Archive for category 1Malaysia

I am ashamed to be a Malaysian

Hafiz Noor Shams
Malay Mail Online
September 29, 2015

SEPTEMBER 29 — I think I am well-exposed to foreigners’ opinions about Malaysia beyond the editorial stance of various foreign newspapers. I have friends of diverse national origins and I work for a global organisation where many of my colleagues are not Malaysians. I keep in touch with them regularly and so I get to learn of their personal and professional views about the country.

Everybody has an opinion. But do they know Malaysia?

They might be able to tell you where it is on the map. They would know the Petronas Twin Towers. They might know who Mahathir Mohamad or Anwar Ibrahim is.

But if you dig a little deeper you will realise most of them usually do not track our news closely. Read the rest of this entry »

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Shrugging off ‘ketakutan Melayu’

Syerleena Abdul Rashid
The Malaysian Insider
25 September 2015

Soon after Datuk Seri Najib Razak took over the reins as prime minister from Tun Abdullah Badawi in 2009, for a fleeting moment in time, Malaysians felt somewhat hopeful that social transformations could finally happen in our country. With a new leader, came new promises and renewed hope.

When Najib launched the 1Malaysia campaign, the objectives were quite straightforward; the RM38 million (or at least the amount that was officially recorded) campaign sought to call for all government agencies and civil servants to embrace diversity and Malaysia’s multicultural society. Najib’s administration through the 1Malaysia campaign sought to heal the wounds of racial mistrust and turmoil by promoting “ethnic harmony, national unity, and efficient governance”.

Needless to say, the campaign has since met with heavy criticism from Malaysians due to the fact that ethnic relations in Malaysia have gotten worse in the last five years and the recent “red shirt” rally verified this. Of course, it doesn’t help that those from the ruling elite have since showed their true colours and forked tongues. Read the rest of this entry »

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First to take the “Bina Bangsa” module should be Mahdzir himself and Malay-supremacist UMNO Ministers and leaders who continue to be racially-minded instead of trying to be Malaysian first and race second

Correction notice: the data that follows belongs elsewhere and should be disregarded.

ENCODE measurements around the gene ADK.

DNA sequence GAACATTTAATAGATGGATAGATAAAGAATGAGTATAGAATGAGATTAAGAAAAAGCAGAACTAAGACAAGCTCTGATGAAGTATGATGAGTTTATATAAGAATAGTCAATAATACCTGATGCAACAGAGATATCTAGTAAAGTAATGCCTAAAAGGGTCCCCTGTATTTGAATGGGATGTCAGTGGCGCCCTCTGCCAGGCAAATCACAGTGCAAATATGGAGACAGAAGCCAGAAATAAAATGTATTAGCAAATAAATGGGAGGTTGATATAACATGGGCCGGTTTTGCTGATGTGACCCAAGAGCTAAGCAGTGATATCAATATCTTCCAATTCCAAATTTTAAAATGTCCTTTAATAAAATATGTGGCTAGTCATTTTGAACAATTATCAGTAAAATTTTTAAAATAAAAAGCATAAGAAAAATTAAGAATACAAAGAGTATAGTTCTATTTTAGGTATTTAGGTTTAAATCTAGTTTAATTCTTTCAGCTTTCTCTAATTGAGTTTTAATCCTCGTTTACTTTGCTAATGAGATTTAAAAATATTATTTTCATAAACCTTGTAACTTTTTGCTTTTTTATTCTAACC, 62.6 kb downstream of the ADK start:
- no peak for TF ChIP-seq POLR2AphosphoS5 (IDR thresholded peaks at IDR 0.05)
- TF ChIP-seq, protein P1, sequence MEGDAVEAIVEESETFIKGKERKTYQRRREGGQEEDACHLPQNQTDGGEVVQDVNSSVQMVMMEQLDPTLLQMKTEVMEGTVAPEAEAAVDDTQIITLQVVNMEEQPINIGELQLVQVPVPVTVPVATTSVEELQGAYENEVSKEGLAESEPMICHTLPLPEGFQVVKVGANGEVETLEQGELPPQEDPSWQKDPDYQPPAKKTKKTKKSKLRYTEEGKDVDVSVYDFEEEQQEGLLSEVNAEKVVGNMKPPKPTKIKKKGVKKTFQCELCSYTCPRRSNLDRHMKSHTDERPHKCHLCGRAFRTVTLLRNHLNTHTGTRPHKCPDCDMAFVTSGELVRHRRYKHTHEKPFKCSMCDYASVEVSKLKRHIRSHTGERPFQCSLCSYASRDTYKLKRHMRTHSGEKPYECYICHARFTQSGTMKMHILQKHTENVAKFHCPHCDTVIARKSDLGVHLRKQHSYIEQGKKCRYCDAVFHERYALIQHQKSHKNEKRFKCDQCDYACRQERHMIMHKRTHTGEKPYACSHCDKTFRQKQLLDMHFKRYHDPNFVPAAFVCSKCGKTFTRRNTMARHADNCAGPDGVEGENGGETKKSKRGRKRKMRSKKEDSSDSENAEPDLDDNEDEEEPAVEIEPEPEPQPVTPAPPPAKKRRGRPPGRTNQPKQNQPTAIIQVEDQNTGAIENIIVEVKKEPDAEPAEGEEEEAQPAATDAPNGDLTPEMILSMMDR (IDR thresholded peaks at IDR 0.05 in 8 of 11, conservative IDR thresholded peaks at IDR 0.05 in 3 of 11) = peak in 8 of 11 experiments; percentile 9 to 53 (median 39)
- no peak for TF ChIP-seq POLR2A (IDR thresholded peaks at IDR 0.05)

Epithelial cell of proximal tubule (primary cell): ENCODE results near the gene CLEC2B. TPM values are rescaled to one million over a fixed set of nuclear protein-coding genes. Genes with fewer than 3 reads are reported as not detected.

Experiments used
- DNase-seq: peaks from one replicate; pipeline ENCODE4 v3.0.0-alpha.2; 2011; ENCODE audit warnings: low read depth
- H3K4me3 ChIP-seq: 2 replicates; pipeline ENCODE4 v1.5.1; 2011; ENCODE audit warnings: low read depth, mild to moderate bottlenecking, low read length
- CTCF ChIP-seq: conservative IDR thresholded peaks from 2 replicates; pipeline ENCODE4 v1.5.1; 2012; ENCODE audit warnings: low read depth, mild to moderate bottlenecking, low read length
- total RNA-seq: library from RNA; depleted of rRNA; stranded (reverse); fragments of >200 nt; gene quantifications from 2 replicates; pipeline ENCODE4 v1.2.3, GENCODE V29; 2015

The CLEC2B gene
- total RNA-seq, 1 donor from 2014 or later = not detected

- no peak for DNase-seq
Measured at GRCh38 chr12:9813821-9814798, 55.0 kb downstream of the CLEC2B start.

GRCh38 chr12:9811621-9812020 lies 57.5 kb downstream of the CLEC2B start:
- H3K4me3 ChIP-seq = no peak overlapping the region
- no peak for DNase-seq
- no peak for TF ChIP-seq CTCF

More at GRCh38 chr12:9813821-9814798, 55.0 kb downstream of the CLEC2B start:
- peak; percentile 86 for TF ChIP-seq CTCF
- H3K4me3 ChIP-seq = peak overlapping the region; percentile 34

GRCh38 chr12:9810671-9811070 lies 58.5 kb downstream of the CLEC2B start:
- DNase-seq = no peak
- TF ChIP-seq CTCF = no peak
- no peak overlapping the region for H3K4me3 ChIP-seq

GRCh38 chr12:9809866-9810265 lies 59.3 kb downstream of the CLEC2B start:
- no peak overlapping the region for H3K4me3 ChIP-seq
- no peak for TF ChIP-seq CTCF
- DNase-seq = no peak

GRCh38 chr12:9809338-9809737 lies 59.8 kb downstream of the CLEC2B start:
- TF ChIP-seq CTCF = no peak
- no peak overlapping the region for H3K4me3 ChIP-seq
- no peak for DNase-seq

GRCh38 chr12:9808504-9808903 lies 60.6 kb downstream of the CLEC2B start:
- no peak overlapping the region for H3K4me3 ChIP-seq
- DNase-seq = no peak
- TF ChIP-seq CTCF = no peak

The Education Minister Datuk Mahdzir Khalid has admitted his earlier mistake and said that the new “Bina Bangsa” module, once implemented, would affect both national primary schools and vernacular schools.

DAP Parliamentary Spokesman for Education, MP for Bukit Bendera Zairil Khir Johari had yesterday questioned the need for the “Bina Bangsa” module to be introduced only in vernacular primary school when the non-Bumiputera enrolment at national schools were at an all-time low.

Zairil said that contrary to general perception, national schools are actually now more mono-ethnic in its make up as compared to vernacular schools, especially Chinese schools.

He also said it was very “mischievous” for Mahdzir to imply that vernacular schools were an obstacle to national unity as such an assertion was without basis.

Zairil stressed that what the ministry should do instead is to look into the values that are imparted as well as the quality of education available, especially in national schools.

I am glad that the new Education Minister has taken heed of Zairil’s criticisms but there is an even more fundamental question about Mahdzir’s proposal of a “Bina Bangsa” module. Read the rest of this entry »

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The failure of Vision 2020

Syerleena Abdul Rashid
The Malaysian Insider
5 June 2015

Sometime in 1991, former prime minister Tun Dr Mahathir Mohamed envisioned “Malaysians of all colours and creeds are free to practice and profess their customs, cultures and religious beliefs and yet feeling that they belong to one nation”. This dream was the essence of Vision 2020, or Wawasan 2020, as it is known in the national language.

Vision 2020 called for a united Malaysian society; one that indicated a progressive society where all of its citizens were more than able to embody compassion, civility and ethnic labels were a thing of the past. Malaysia in the year 2020 boasted an economy that was sound and healthy; there was fair and equitable distribution of wealth and development was spread out evenly throughout the Federation.